Two choices

Dr Ahmed Kamal (PhD '89)
16 December 2022

My journey to The Australian National University (ANU) was not a straightforward one. I was in my home country of Bangladesh pursuing politics when an acquaintance of mine contacted me about a scholarship opportunity at the University.

Ranajit Guha was an outstanding historian of South Asian history. He joined the ANU and was interested in having somebody from Bangladesh, with a deep understanding of the work of Maulana Bhashani, join the University's history department. He knew that I was not only a follower of Maulana, but had met him personally a number of times, and so insisted I should apply for a research scholarship at the ANU.
 
That left me with an important decision to make: should I follow the path of higher-education or follow my political ambitions? I chose the latter.
 
That did not mean Ranajit gave up on trying to get me to ANU. He continued to find ways, through other academics and our common friends, to try and convince me but my answer remained firm. I wanted to join politics and that was all I had in mind. Even after telling Ranajit this, he sent me the admission forms - just in case.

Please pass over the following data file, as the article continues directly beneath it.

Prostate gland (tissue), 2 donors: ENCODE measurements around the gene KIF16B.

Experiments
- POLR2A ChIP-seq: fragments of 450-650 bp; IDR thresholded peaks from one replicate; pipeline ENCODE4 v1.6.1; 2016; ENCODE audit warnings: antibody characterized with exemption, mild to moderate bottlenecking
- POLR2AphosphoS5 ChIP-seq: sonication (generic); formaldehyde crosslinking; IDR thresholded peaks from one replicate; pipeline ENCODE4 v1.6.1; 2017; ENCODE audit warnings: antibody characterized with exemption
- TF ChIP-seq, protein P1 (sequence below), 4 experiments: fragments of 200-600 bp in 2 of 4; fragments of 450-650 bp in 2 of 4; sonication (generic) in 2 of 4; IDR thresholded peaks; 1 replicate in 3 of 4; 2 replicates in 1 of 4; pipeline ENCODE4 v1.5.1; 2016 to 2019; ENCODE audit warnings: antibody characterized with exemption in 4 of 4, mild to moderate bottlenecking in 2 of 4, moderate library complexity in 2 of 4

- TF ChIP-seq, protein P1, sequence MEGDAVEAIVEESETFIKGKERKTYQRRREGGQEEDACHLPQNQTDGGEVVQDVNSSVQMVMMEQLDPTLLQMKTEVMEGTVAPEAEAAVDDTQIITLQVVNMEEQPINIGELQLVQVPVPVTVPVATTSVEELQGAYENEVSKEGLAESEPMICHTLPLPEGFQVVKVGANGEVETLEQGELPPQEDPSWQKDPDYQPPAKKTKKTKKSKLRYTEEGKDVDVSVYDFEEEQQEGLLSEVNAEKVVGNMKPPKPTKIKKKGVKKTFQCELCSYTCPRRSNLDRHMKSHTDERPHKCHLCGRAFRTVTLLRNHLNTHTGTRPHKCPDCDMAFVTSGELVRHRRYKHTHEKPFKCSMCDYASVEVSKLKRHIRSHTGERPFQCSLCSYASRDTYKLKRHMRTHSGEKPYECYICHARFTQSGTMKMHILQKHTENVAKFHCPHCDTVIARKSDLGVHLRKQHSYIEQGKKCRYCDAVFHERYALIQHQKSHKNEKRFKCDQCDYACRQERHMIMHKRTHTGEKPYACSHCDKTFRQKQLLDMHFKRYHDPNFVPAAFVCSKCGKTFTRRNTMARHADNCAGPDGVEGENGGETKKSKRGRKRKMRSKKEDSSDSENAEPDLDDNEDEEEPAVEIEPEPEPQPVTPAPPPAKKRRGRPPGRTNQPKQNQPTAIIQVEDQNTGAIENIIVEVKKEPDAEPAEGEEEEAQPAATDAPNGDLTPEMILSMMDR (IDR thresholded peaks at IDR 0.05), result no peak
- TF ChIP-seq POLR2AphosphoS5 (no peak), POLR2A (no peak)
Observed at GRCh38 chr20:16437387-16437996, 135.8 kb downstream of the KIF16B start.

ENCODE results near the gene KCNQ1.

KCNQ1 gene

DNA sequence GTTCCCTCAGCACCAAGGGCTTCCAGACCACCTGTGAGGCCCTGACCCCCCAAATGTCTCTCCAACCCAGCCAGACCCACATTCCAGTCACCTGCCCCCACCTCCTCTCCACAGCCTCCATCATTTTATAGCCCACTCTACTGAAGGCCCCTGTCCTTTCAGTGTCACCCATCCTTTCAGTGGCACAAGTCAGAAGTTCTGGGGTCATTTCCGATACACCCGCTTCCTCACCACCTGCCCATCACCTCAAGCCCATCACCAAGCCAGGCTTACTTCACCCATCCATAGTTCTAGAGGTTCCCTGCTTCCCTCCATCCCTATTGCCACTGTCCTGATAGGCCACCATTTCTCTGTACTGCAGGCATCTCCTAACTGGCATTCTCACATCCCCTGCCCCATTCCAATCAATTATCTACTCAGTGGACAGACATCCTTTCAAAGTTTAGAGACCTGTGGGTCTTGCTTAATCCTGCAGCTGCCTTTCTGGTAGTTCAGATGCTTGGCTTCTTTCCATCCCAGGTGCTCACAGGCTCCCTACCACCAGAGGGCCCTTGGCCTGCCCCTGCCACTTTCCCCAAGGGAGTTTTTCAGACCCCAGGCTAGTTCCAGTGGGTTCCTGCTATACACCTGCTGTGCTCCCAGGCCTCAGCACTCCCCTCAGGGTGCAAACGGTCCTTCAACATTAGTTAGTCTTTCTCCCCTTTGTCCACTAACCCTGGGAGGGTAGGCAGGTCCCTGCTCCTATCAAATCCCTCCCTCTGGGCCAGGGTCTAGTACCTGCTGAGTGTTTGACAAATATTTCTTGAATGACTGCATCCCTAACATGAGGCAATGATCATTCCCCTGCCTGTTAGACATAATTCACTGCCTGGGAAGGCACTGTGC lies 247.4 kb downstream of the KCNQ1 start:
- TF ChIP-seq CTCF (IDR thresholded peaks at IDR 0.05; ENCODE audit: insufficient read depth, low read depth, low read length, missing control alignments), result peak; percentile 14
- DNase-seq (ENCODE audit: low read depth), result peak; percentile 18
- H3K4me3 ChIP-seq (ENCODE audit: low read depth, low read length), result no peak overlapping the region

This continued over the years. But when General Ershad seized power in 1982, I could see that my life was once again at cross-roads. By this stage I was Secretary General of the University Teachers Federation in Bangladesh and, with Ershad enacting marshal law, I knew I had two choices: apply at ANU and continue my work in the education movement, or go to prison.
 
Finally - and to the relief of my friends, family, and the academics who had long been trying to convince me - I applied to ANU.
 
I was accepted under a scholarship, which allowed me and my family to move to Canberra so I could pursue research. I have many fond memories of my time at the University, including tea breaks in the Union Court cafeteria where I engaged in illuminating conversations with scholars and historians from all over South Asia. I made many good friends through these conversations; perhaps the most interesting of whom was Dipesh.
 
We enjoyed each other's company, often speaking in Bengali slang together, and became good family friends. He is now 100 years old and I will always treasure the memories we have together, discussing history, our day-to-day problems, what he was reading - and what I should be reading. We had a great time together.
 
I thank both Dipesh and Ranajit Guha; one for making my time at ANU the richest of experiences, the other for getting me there in the first place.
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